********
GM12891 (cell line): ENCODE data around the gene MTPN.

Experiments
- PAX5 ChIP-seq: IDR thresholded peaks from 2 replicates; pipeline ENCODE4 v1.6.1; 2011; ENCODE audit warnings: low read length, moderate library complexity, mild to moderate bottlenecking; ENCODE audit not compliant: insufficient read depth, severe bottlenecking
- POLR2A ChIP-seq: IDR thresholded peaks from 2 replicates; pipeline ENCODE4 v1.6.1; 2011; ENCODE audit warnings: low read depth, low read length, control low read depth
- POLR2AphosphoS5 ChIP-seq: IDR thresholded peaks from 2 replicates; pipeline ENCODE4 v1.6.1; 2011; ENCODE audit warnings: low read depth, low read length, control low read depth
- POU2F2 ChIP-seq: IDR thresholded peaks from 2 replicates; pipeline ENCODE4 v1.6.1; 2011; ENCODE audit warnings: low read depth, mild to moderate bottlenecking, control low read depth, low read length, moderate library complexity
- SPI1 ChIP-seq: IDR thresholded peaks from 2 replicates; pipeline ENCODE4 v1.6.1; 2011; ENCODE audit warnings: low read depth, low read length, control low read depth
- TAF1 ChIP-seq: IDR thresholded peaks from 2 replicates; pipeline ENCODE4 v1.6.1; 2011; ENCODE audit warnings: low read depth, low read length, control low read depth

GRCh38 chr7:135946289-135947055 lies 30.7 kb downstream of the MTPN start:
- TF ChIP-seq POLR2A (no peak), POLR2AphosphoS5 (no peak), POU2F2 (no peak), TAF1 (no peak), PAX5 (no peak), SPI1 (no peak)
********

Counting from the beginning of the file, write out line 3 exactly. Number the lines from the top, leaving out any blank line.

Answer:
- PAX5 ChIP-seq: IDR thresholded peaks from 2 replicates; pipeline ENCODE4 v1.6.1; 2011; ENCODE audit warnings: low read length, moderate library complexity, mild to moderate bottlenecking; ENCODE audit not compliant: insufficient read depth, severe bottlenecking